FRANCIS D. TYLER JR., 90, of Lancaster, Mass., formerly of the RED BANK area, a professional engineer and World War II veteran, died Monday, Dec. 31, at the Jewish Healthcare Center in Worcester, Mass. Francis was born in Bellevue, Pa., to the late Dr. Francis D. Tyler and Marie Trimble Tyler.

He was raised in Jamestown, N.Y., and Jesuit-educated. Mr. Tyler graduated from Campion in Praire du Chein, Wis., and Marquette University. He served in the U.S. Navy as a PBM pilot during World War II, after which he returned to graduate school at Carolina State University, earning a degree in civil engineering.

He retired from the Port Authority of New York and New Jersey in 1984. He was a member of the National, New Jersey and Monmouth Societies of Professional Engineers. Francis believed in public service and served each community in which he lived. Some of his community activities were as a board member of Monmouth Day Care Center, Brookdale Community College Foundation, New Jersey Symphony Orchestra League, member of the English Speaking Union, member of the Newcomon Society, district governor of Division Six of Kiwanis International, president of the Lions Club of Clinton, Mass., board member of Fruitlands Museums, and adjunct member of the Conservation Commission of Lancaster, Mass. Francis was an avid gardener, photographer, stamp and coin collector, and a world traveler. His outgoing interest in other people will be missed by many.

He was predeceased by his wife Johanna Beker Tyler. He is survived by his wife Ara Nugent Tyler of Lancaster, Mass.; three daughters, Joan Stewart Wood and her husband Gorton of Little Silver, Paula Paiewonsky of Los Angeles, and Martha Tyler Hoagland and her husband Jim of Kenmore, Wash.; and their mother, Barbara Wright Tyler of Stamford, Conn. He leaves a brother, Samuel Tyler and his wife Janice; and a sister, Marianne Panebianco, all of Jamestown, N.Y.; two step-daughters, Pamela Czekanski and her husband Robert of Bolton, Mass., and Elizabeth Plattenburg and her husband George of Atlanta; several nieces; nephews; grandchildren; and great-grandchildren.

A Memorial Mass will be offered at 10 a.m. Saturday at Immaculate Conception Church, Main Street, Lancaster, Mass. A celebration of life reception is to follow services immediately at the First Church of Christ Unitarian Fellowship Hall, 725 Main St., Lancaster. Funeral arrangements are under the direction of Philbin-Comeau Funeral Home, 176 Water St., Clinton, Mass. Contributions may be made in Francis’s memory to either the Xavier Jesuit Community, P.O. Box 7300 Kanpala, Uganda, or to the First Church of Christ Unitarian, c/o Heritage Fund, P.O. Box 66 Lancaster, MA 01523.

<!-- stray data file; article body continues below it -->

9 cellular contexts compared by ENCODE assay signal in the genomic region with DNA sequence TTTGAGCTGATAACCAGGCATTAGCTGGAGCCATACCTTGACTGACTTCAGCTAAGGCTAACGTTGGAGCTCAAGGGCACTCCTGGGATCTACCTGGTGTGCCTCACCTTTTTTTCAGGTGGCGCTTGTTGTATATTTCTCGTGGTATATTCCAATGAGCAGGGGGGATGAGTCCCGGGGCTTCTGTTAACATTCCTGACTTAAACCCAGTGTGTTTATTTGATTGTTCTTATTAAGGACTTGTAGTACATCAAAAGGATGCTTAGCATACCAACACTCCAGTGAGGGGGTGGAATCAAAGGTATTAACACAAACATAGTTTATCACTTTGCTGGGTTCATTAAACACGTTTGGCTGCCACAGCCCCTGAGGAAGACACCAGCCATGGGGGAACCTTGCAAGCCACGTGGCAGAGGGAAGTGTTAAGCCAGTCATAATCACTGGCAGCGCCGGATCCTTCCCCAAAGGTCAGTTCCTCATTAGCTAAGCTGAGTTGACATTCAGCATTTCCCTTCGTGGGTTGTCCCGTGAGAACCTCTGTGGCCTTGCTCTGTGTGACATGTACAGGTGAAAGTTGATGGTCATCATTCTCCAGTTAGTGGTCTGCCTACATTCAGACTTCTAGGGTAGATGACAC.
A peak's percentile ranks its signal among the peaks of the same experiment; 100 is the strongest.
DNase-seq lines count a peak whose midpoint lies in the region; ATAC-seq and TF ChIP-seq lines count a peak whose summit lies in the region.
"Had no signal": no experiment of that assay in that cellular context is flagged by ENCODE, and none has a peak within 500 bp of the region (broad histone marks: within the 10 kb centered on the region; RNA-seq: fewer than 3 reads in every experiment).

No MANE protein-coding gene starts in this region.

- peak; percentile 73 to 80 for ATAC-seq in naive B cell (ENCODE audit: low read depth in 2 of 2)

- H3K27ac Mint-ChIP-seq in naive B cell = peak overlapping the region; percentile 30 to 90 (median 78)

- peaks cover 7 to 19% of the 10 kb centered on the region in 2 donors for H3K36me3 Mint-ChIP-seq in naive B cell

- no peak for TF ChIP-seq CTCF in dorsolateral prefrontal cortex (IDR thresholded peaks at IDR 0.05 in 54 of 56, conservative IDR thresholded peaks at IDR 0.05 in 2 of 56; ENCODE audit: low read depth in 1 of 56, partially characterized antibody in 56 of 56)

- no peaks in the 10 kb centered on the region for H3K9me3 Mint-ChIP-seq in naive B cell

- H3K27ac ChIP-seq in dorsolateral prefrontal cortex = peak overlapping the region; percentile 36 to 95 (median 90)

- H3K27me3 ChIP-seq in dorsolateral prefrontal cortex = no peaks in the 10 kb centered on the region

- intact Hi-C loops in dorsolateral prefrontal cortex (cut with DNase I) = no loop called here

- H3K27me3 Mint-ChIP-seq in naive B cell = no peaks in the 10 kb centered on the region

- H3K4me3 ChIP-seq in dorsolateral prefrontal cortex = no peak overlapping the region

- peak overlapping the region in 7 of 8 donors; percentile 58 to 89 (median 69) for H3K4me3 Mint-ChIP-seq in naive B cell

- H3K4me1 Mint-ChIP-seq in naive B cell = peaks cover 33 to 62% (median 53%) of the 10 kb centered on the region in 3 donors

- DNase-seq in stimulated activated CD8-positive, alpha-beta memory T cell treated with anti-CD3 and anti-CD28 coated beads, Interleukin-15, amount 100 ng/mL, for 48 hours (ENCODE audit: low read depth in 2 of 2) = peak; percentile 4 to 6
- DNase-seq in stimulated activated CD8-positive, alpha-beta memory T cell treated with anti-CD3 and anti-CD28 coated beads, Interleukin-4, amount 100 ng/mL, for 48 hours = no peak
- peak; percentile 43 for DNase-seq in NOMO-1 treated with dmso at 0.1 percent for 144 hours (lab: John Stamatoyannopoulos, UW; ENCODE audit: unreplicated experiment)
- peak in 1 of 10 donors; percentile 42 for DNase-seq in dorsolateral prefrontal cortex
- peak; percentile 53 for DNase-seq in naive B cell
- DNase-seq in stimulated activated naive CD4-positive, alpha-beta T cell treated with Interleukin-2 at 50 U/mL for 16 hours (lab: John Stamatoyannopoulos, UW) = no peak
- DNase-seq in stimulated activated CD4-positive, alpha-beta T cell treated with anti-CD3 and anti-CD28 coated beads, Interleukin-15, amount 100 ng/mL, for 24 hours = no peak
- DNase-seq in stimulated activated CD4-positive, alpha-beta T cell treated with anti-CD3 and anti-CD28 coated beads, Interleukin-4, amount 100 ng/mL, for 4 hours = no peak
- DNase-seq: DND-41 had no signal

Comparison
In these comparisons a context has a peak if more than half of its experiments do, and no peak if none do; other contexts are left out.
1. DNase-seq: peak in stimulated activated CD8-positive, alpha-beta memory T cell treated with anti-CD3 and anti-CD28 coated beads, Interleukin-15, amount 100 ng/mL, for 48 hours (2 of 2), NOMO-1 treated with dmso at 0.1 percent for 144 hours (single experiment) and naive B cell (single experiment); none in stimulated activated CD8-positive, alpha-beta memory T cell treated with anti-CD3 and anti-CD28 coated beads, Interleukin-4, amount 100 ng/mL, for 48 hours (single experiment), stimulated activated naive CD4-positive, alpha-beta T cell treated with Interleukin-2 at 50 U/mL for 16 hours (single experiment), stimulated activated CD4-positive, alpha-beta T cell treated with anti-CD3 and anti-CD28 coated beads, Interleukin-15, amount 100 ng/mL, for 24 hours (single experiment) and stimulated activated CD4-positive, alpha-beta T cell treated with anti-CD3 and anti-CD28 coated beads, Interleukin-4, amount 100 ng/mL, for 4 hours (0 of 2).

All of this info jives with what I found in the slide collection!  Now for some of the slide collection……….

Francis in the Galapagos

The Future Mrs.Tyler

1990s 209th Reunion

WWII Marine SBD Dive Bomber Pilot Color Photo Identified – Lt. Francis. A Watrous


I recently started researching my collection of 100+ images from a Marine SBD Dive Bomber unit and came across an awesome database that helped clear up a  lot of questions regarding identification of some of the pilots who posed for the camera.  Luckily, the men were wearing leather name tags which allowed for a partial identification.  Recently I discovered the Marine Corps Muster Role section of ancestry.com.  This allowed for a full identification of all the men that served with Lt. Walter Huff, the original owner of the collection.  With this in hand I was able to track down the names of a few pilots who served with Walter.

Lt. Francis Allen Watrous

I always knew that the last name of the man in the slide was Watrous, but had nothing else to work from.  Having discovered the muster role of the 332nd, I easily scrolled to the last section of the Lieutenants and found Mr. Francis A. Watrous listed.

Marine Muster Role – National Archives

From there I did a quick google search and found an obituary with a reference to Mr. Watrous.  The obituary was for his wife, who passed away in 2010, but referred to her first husband:

“……….. was predeceased by two husbands, Francis Allen Watrous, who was a U.S. Marine dive bomber pilot in World War II and was killed in a plane crash in 1947″

After a search through 1947 newspapers I was able to come up with an article explaining the sad death of Mr. Watrous.

Francis and his brother Arthur worked for Fleetwing Air Cargo Co. as deliverymen of baby chicks.  The brothers crashed on an overcast morning in July of 1947 while delivering 7,000 baby chicks from Wallingford, CT to Newmarket, VA.

And a recent addition to the post from the relative of Mr. Watrous (Thanks to Chris S.):

Francis Poses for the Camera

Francis Poses for the Camera

Fran and Lareine Pose in a Photobooth

Fran and Lareine Pose in a Photobooth

Francis and his Dive Bomber

Francis and his Dive Bomber

VMSB 332 on Midway

VMSB 332 on Midway

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WWII in Color – Color Kodachrome Slides – 1944 SBD Dauntless Marine Dive Bombers VMSB-332 w/ Aircraft


The color of WWII is something lost on our generation; WWII has been a war fought in black and white for everyone but actual WWII veterans who witnessed it firsthand.  One of my goals here at PortraitsofWar is to collect color slides from WWII and make them accessible to those who don’t know it exists.  Yes, color film was shot in 35mm(and sometimes larger format) and was used on a somewhat regular basis by shutterbug soldiers during WWII. My collection is roughly 500:1, black and white : color.    To find a complete collection of color slides is like hitting the WWII photography jackpot.  In this case, I was able to pick up a small selection of color slides from a Marine dive bomber.  Although I was only able to snag 7 from a grouping of nearly 200, I am still happy to pass along the images to interested parties.

 

 

From the collection of Walter Huff.

Please enjoy the colors of WWII as they were meant to be seen!